Comorbidity

Jump to: navigation, search

WikiDoc Resources for Comorbidity

Articles

Most recent articles on Comorbidity

Most cited articles on Comorbidity

Review articles on Comorbidity

Articles on Comorbidity in N Eng J Med, Lancet, BMJ

Media

Powerpoint slides on Comorbidity

Images of Comorbidity

Photos of Comorbidity

Podcasts & MP3s on Comorbidity

Videos on Comorbidity

Evidence Based Medicine

Cochrane Collaboration on Comorbidity

Bandolier on Comorbidity

TRIP on Comorbidity

Clinical Trials

Ongoing Trials on Comorbidity at Clinical Trials.gov

Trial results on Comorbidity

Clinical Trials on Comorbidity at Google

Guidelines / Policies / Govt

US National Guidelines Clearinghouse on Comorbidity

NICE Guidance on Comorbidity

NHS PRODIGY Guidance

FDA on Comorbidity

CDC on Comorbidity

Books

Books on Comorbidity

News

Comorbidity in the news

Be alerted to news on Comorbidity

News trends on Comorbidity

Commentary

Blogs on Comorbidity

Definitions

Definitions of Comorbidity

Patient Resources / Community

Patient resources on Comorbidity

Discussion groups on Comorbidity

Patient Handouts on Comorbidity

Directions to Hospitals Treating Comorbidity

Risk calculators and risk factors for Comorbidity

Healthcare Provider Resources

Symptoms of Comorbidity

Causes & Risk Factors for Comorbidity

Diagnostic studies for Comorbidity

Treatment of Comorbidity

Continuing Medical Education (CME)

CME Programs on Comorbidity

International

Comorbidity en Espanol

Comorbidity en Francais

Business

Comorbidity in the Marketplace

Patents on Comorbidity

Experimental / Informatics

List of terms related to Comorbidity

Editor-In-Chief: C. Michael Gibson, M.S., M.D. [1]

Background

In medicine and in psychiatry, comorbidity (literally "additional morbidity") is either

  • The presence of one or more disorders (or diseases) in addition to a primary disease or disorder; or
  • The effect of such additional disorders or diseases.

Comorbidity in medicine

In medicine, comorbidity describes the effect of all other diseases an individual patient might have other than the primary disease of interest. There is currently no accepted way to quantify such comorbidity.

Many tests attempt to standardize the “weight” or value of comorbid conditions, whether they are secondary or tertiary illnesses. Each test attempts to consolidate each individual comorbid condition into a single, predictive variable that measures mortality or other outcomes. Researchers have "validated" such tests because of their predictive value, but no one test is as yet recognized as a standard.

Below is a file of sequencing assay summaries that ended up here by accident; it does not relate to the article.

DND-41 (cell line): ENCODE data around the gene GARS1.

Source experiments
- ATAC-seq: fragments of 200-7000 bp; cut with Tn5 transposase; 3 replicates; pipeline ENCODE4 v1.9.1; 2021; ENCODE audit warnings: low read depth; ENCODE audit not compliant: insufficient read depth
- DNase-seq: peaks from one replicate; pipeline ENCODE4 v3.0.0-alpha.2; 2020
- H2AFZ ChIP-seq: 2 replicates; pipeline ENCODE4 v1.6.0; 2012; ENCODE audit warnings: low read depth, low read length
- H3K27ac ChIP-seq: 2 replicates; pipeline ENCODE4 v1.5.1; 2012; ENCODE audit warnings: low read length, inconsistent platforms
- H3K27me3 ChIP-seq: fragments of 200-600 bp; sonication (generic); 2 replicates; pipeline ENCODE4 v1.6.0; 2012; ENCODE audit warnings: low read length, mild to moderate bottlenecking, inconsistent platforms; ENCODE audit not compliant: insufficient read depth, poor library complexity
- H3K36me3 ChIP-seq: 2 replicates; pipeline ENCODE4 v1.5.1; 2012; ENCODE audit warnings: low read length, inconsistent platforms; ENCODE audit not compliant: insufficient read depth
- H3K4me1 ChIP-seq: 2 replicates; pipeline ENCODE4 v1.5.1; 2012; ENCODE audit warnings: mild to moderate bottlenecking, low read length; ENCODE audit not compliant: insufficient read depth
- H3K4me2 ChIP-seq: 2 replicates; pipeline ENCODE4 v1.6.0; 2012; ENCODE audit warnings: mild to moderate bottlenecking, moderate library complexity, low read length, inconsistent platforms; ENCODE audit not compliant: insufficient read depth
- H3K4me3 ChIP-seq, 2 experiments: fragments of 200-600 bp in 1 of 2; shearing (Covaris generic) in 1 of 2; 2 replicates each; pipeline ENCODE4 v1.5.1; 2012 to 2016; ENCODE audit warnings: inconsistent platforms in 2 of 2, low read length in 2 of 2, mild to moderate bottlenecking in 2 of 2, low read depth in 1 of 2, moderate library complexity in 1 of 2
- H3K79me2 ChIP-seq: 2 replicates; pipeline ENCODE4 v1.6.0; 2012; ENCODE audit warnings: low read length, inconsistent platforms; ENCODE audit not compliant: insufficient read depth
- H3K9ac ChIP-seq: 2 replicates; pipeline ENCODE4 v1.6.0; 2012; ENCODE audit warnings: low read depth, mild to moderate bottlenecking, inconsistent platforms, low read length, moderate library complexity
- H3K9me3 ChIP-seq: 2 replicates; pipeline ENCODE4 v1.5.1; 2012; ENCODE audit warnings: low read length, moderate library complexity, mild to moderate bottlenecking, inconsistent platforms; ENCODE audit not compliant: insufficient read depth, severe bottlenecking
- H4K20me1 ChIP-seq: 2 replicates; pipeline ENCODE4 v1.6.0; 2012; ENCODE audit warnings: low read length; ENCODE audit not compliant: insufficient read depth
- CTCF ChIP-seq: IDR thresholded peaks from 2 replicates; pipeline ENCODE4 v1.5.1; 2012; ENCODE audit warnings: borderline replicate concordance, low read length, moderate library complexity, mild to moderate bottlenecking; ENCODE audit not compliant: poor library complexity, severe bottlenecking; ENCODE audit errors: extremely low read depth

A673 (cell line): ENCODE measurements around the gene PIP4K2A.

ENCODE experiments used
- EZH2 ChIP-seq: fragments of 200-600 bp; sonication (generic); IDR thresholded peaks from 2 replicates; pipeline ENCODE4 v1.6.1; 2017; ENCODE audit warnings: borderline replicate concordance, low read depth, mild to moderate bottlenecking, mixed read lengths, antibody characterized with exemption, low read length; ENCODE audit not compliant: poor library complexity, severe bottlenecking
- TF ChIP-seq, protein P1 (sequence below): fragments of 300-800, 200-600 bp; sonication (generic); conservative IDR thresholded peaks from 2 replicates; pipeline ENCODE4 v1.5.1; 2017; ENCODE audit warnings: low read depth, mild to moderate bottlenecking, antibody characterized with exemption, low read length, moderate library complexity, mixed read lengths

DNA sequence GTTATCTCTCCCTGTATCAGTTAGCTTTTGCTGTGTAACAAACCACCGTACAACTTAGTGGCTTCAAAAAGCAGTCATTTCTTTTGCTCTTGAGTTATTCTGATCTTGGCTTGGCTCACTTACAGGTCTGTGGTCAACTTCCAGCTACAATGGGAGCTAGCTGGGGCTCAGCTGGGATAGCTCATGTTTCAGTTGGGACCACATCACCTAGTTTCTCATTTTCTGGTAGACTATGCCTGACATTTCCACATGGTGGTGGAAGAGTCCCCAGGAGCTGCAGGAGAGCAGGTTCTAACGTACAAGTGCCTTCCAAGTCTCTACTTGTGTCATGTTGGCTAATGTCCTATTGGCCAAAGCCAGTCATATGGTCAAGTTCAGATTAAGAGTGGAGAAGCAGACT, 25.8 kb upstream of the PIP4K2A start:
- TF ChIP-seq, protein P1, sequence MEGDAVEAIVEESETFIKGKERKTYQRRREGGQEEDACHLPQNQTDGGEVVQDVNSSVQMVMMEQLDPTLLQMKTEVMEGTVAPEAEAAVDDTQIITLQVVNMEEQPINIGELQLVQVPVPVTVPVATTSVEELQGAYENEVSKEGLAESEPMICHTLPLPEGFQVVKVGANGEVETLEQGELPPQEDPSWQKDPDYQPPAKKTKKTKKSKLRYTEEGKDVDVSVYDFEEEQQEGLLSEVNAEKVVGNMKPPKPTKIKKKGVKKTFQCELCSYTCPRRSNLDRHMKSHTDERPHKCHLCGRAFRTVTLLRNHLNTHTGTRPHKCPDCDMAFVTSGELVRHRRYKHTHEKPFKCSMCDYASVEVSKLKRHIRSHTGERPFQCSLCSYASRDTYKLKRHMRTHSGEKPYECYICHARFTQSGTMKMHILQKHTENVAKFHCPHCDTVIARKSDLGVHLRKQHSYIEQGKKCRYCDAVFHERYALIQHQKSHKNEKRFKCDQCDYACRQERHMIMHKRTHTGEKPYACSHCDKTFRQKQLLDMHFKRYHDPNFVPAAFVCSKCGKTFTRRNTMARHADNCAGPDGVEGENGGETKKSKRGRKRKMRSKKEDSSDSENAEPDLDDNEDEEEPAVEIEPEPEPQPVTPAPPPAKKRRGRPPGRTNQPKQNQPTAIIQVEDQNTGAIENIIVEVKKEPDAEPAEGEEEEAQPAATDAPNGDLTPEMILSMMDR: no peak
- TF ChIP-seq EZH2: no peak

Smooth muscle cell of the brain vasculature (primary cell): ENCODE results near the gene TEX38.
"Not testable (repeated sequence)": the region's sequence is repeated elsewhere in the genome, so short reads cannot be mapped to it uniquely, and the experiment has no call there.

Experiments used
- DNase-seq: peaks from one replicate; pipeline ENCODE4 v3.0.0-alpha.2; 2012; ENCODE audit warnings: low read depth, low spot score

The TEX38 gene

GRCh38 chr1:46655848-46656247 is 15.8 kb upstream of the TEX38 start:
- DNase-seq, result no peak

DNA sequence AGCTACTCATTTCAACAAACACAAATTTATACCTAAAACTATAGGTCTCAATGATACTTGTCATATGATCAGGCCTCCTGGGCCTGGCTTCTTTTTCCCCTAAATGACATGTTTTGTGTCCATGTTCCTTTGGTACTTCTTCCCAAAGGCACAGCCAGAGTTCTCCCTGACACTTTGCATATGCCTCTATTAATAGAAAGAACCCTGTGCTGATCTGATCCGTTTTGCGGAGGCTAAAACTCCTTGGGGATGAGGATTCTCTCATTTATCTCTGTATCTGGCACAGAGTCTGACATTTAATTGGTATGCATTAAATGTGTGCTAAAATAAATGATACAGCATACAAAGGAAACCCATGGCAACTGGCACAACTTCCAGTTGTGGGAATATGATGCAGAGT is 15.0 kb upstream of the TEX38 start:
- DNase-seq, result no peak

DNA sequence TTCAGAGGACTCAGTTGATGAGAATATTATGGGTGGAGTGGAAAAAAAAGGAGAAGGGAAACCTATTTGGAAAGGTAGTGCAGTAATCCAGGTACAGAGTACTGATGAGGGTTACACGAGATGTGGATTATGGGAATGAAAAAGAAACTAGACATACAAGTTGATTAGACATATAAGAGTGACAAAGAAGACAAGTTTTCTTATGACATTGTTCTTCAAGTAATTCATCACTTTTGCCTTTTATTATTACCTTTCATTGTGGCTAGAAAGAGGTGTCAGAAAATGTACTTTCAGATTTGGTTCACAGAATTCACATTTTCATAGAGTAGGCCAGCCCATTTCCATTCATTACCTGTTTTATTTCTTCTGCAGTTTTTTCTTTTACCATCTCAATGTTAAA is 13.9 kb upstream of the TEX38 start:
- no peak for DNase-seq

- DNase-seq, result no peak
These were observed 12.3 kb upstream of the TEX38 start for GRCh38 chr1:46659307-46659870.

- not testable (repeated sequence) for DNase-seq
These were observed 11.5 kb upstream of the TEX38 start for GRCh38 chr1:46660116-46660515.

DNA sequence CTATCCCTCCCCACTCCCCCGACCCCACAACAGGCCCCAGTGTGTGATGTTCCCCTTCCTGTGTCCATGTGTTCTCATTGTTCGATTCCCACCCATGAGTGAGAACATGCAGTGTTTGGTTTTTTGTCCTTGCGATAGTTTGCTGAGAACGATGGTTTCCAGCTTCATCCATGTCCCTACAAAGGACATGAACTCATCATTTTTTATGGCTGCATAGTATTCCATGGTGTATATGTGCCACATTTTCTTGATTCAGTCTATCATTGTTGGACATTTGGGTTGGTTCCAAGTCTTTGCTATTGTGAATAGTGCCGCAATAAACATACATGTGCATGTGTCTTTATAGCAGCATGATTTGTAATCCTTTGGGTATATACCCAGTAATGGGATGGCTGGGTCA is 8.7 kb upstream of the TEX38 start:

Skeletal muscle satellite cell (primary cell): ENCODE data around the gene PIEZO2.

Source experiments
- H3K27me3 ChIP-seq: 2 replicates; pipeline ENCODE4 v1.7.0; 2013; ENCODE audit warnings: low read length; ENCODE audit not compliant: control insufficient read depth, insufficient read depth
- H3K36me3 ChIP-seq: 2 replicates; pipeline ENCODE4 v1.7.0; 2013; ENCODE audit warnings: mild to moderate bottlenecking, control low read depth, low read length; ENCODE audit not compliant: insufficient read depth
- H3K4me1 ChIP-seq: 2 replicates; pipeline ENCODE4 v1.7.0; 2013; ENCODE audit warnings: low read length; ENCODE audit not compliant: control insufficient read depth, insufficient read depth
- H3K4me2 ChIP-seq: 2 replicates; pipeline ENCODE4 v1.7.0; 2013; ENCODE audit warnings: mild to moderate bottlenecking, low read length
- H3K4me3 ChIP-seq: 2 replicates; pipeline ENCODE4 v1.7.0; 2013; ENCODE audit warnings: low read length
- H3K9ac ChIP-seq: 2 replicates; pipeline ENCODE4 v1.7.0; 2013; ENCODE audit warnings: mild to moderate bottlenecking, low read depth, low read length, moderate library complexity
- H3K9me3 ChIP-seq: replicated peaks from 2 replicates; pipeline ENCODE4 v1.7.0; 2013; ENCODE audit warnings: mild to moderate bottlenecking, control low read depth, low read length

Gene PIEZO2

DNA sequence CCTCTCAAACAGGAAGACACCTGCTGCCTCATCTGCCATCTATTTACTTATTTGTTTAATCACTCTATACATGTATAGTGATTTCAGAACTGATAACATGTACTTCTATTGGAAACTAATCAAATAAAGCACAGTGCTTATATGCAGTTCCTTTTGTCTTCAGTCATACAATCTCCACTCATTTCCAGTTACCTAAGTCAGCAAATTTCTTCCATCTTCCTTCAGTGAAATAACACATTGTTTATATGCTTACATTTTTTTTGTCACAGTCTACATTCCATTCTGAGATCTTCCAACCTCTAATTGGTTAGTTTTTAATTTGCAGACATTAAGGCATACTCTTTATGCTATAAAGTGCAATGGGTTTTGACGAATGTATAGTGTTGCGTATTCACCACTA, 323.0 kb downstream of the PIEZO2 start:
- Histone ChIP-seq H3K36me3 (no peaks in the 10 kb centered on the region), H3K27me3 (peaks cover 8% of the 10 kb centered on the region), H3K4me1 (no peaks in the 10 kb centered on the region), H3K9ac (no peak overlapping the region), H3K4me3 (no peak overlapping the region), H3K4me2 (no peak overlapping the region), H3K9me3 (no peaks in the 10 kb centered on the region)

The term "comorbid" currently has two definitions: 1) to indicate a medical condition existing simultaneously but independently with another condition in a patient (this is the older and more "correct" definition) 2) to indicate a medical condition in a patient that causes, is caused by, or is otherwise related to another condition in the same patient (this is a newer, nonstandard definition and less well-accepted).

Charlson index

The Charlson co-morbidity index predicts the 1 year mortality for a patient who may have a range of co-morbid conditions such as heart disease, AIDS, or cancer (a total of 22 conditions). Each condition is assigned with a score of 1,2,3 or 6 depending on the risk of dying associated with this condition. Then the scores are summed up and given a total score which predicts mortality. For a physician, it's helpful in knowing how aggressively to treat a condition. e.g. A patient may have cancer, but also heart disease and diabetes so severe that the costs and risks of the treatment outweigh the short term benefit from treatment of the cancer.

Since patients often don't know how severe their conditions are, originally to calculate the index nurses were supposed to go through the patient's chart and determine whether the patient had a particular condition. Subsequent studies have adapted it to a questionnaire for patients.

The original citation follows: Charlson ME, Pompei P, Ales KL, McKenzie CR (1987). A new method of classifying prognostic comorbidity in longitudinal studies: development and validation. J Chron Dis, 40(5): 373-383.

Diagnosis-related group

Patients who are more seriously ill tend to require more hospital resources than patients who are less seriously ill, even though they are admitted to the hospital for the same reason. Recognizing this, the diagnosis-related group (DRG) manual splits certain DRGs based on the presence of secondary diagnoses for specific complications or comorbidities (CC).

Comorbidity in mental health

In psychiatry, psychology and mental health counseling comorbidity refers to the presence of more than one diagnosis occurring in an individual at the same time. In psychiatry, comorbidity does not necessarily imply the presence of multiple diseases, but instead can reflect our current inability to supply a single diagnosis that accounts for all symptoms.[1] On the DSM Axis I, Major Depressive Disorder is a very common comorbid disorder. The Axis II personality disorders are often criticized because their comorbidity rates are excessively high, approaching 60% in some cases, indicating to critics the possibility that these categories of mental illness are too imprecisely distinguished to be usefully valid for diagnostic purposes and, thus, for deciding how treatment resources should be allocated. Comorbidity is also found to be high in drug addicts, both physiologically and psychologically.

References

  1. First MB (2005). "Mutually exclusive versus co-occurring diagnostic categories: the challenge of diagnostic comorbidity". Psychopathology. 38 (4): 206–10. doi:10.1159/000086093. PMID 16145276.



de:Komorbidität he:תחלואה נלווית nl:Comorbiditeit fi:Komorbiditeetti sv:Komorbiditet


Linked-in.jpg